“In the spring, at the end of the day, you should smell like dirt.”
As the onset of Spring teases us gardeners back into potting and planting mode, I thought I’d take a trip to see my gardening Guru Ken. At the local allotments – my church – tutorials are accepted with gratitude and plants cadged shamelessly.
Keen to get cracking – frost what frost – I knew I could rely on wise counsel and a weary shake of the head.
We were discussing life critical topics such as when it was safe to stick one’s dibber in the ground. He beckoned me closer in conspiratorial manner.
“We’ve got some new shit” he winked “top stuff this…I’m not shitting you…I’m telling you!”
I was a bit taken aback but as I looked over to the hut, there was more traffic than the local MacDonalds after Idle Girls Slimmers World.
Oldies were scurrying backwards and forwards, heads down with suspicious eyes darting sideways as notes changed hands faster than parts of Bradford I could mention. Fully laden wheelbarrows were bombing up and down like black VW Golfs.
Finally Guru Ken explained all. The police had busted a local cannabis den and had recovered some of the finest shit on the street – in more ways than one.
“It’s Dutch” said the Guru “the best shit a Euro can buy! Pure gold this shit!”
I was beginning to wonder what my two quid annual membership had got me into. The shocked look on my face prompted further explanation.
Apparently the industrious local botanists don’t bother with B&Q; they cultivate using only the very best compost around imported from Holland with more than a trace of irony.
Plod’s recent bust had taken a haul of cannabis worth over a hundred grand and a couple of pallets of premium shit too.
With a street value of thirteen quid a bag – the compost that is – Plod had sold the lot at a knock down price to the old boys and so a fiver a bag it was. I looked inside the hut inquisitively.
An elderly lady looked me up and down informing me that I would have no problems with my personal growth this summer. An old man with a mad-eyed stare tried to run me over with a fully-laden barrow as the Treasurer deliriously counted a wad of grubby tenners.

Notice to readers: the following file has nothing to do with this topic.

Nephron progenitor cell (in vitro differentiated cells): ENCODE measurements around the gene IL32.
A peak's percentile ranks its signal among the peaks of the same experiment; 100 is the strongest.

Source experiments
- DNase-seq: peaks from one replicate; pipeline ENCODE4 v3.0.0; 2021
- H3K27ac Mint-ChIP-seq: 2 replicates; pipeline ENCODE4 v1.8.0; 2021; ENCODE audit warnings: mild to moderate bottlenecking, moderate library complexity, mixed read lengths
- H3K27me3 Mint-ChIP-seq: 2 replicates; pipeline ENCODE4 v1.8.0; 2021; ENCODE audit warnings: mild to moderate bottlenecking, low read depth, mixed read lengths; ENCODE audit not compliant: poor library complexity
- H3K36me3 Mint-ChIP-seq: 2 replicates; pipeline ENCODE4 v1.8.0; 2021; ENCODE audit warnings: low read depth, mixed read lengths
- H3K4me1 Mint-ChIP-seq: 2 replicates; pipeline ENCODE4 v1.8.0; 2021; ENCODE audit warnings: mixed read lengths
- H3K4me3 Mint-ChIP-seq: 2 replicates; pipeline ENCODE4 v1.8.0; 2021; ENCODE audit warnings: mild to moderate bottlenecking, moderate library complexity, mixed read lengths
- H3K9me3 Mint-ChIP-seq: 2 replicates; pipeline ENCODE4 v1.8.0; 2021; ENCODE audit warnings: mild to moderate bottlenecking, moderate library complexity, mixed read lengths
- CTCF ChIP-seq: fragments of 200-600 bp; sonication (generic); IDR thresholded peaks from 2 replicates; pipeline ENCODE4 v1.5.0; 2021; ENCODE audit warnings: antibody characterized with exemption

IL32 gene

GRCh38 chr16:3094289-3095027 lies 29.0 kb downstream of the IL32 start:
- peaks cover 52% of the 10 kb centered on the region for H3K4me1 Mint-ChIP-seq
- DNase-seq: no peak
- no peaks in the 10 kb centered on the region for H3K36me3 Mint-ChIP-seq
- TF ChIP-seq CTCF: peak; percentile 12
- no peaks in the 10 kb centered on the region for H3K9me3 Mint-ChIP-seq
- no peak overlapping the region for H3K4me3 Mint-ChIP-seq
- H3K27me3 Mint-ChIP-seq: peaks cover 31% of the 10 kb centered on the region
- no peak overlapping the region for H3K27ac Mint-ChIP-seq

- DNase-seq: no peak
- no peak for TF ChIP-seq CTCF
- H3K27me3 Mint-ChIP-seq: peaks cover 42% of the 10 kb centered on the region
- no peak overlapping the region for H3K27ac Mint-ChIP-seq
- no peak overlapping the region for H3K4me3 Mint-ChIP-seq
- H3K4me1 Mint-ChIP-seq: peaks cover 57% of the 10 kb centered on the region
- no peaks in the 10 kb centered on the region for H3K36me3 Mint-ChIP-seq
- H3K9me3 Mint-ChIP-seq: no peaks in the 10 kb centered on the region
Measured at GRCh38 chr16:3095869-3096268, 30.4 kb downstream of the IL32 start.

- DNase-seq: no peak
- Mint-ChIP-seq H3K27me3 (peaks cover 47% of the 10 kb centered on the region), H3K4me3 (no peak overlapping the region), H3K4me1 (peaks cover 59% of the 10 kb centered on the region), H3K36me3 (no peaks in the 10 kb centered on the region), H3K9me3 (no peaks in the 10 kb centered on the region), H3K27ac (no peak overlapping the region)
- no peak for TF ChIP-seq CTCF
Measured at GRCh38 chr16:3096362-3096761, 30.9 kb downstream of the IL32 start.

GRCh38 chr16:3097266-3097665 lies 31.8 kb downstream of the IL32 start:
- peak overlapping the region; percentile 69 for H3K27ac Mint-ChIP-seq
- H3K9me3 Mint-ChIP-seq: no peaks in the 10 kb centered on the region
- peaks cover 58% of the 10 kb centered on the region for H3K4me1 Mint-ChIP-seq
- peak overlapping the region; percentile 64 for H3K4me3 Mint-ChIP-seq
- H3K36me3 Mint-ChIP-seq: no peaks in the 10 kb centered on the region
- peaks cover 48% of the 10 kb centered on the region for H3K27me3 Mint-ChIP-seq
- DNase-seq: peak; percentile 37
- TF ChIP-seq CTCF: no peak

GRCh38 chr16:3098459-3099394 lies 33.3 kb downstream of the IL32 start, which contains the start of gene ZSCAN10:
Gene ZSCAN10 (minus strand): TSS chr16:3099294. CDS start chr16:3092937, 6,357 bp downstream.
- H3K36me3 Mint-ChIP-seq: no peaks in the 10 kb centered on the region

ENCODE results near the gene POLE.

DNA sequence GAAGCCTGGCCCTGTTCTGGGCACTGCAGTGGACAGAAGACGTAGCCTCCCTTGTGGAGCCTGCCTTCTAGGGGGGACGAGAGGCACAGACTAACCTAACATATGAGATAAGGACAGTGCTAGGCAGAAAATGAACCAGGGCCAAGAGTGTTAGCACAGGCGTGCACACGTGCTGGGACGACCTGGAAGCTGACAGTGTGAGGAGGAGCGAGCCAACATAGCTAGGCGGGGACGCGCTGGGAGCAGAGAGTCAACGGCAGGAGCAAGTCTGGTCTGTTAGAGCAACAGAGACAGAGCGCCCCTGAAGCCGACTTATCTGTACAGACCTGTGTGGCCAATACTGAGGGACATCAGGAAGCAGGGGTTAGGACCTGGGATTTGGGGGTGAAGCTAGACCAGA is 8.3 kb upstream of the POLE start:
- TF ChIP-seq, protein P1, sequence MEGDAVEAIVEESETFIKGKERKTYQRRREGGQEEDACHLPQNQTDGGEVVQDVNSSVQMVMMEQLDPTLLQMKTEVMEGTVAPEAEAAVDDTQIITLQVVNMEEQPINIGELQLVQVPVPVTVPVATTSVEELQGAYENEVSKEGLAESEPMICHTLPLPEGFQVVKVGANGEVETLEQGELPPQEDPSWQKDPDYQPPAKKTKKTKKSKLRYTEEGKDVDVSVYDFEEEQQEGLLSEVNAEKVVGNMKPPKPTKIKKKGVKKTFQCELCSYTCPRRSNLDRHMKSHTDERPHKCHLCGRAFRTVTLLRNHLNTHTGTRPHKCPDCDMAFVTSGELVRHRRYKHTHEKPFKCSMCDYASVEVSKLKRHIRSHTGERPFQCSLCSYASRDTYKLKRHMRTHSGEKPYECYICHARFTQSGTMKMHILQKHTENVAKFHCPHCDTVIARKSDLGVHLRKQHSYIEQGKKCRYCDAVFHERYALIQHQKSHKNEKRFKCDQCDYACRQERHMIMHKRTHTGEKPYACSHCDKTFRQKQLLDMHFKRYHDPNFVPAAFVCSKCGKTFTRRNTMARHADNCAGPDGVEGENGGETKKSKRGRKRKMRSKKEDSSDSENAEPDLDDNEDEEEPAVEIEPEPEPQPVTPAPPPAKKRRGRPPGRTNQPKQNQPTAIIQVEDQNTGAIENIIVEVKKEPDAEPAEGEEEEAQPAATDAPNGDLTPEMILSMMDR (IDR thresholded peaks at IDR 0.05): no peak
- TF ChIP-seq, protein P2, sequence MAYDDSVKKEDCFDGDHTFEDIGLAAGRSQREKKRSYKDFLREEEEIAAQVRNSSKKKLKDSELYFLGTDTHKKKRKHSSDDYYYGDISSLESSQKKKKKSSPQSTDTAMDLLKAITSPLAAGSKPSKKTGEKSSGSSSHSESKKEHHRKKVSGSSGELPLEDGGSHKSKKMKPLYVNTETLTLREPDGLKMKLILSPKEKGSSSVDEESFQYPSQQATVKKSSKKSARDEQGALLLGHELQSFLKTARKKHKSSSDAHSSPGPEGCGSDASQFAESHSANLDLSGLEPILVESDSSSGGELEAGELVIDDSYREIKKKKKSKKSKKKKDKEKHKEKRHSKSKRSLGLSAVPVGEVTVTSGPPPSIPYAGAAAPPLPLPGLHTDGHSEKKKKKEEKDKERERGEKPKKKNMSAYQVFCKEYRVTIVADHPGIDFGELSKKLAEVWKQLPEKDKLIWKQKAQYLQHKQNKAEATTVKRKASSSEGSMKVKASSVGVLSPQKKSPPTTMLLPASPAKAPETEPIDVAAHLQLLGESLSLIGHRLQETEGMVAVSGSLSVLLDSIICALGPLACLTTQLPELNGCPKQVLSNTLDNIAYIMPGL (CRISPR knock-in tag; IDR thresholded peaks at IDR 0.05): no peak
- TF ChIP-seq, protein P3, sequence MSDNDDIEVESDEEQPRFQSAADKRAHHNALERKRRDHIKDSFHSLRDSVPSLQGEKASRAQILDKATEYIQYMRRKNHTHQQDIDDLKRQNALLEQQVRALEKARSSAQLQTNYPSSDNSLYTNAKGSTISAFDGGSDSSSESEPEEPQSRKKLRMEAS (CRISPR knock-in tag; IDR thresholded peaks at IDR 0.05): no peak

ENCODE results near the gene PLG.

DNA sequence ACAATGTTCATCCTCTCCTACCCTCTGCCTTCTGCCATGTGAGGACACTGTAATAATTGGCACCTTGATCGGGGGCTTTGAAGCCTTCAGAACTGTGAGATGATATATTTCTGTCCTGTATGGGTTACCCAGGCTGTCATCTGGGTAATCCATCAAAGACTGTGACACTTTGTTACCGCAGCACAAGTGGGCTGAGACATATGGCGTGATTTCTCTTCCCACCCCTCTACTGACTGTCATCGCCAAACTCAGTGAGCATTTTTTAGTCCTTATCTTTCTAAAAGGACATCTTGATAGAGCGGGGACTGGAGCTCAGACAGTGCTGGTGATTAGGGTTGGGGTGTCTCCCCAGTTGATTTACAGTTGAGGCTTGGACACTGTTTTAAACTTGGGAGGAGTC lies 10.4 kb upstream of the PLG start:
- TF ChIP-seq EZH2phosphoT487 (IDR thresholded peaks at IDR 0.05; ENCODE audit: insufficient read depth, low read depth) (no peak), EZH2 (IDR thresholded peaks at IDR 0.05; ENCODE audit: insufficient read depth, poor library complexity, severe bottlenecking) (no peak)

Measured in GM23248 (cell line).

I counselled them that if word got out they were peddling shit of this quality there would be an Audi convention in a flash outside the gates. Best to make sure all and sundry knew what kind of shit they were in.
So I stashed my treasure in the boot and await tomatoes the size of footballs this summer. That is, of course, if we ever get the greenhouse up.
There were a couple of interesting pieces reflecting the state of the city’s housing market in the local rag recently. And, as ever, the message boards offered a wide spectrum of views.
Affordability was covered in this article and, depending on your stance, you could interpret this in two opposing ways.
Bradford was quoted as the UK’s third most affordable city to live in. Against a national average of house prices to earnings nearly seven times in Bradford the average was put at 4.4 times earnings.
In York that figure was put at 18 times – incorrectly – by our dear old local; the figure is actually 7.6 times. What the map above clearly demonstrates is the well-known North-South divide.
Now you could take the view that Bradford is a shithole where nobody wants to live whereas in York the streets are paved with gold. Of course, neither view is remotely correct.
Affordability can be an economic benefit to a city but only if you can persuade its inhabitants to spend what they earn where they live not where they work and play. But it does force choices and can be a catalyst for regeneration although not in isolation.
Bradford’s challenge is obvious to most; there are not enough reasons to keep that spending within the cities boundaries. We still have no entertainments venue to rival major cities like…well…Ipswich and York.
And affordability will also reflect lower wage levels. So much for the continuous claim by Hapless Hinchcliffe that our young population is an economic positive; it is but only to low wage employers.
Concreting the more desirable areas of the district will also not help local people as I have commented many times, pushing prices out of reach of locals.
Equally, the Council’s plan for over 40,000 houses during the next decade is mad when over 4,000 remain empty.
Hapless might though want to seriously reflect that this affordability issue. Even if born more out of negative factors, it may just be something her dopey council could turn to its advantage, if only people had reasons to spend in Bradford.
Bad Sweater Festival
I was dragged to the Bradford Beer Festival last Friday which, you may be surprised to find, is not a place I would normally seek out.
No problems drinking beer but surrounded by hundreds of fat blokes in handmade Christmas sweaters drinking flat beer akin to rocket fuel is hardly my idea of Nirvana. There were t-shirts on sale too for those completely in love with the charity shop look.
Still, as a showcase for the incredible resurgence in brewing the event is a proven winner but perhaps preaching more easily to the converted.
One Hundred Years Ago
More local news as it broke a century ago including a pay rise for the local grave diggers! Read on…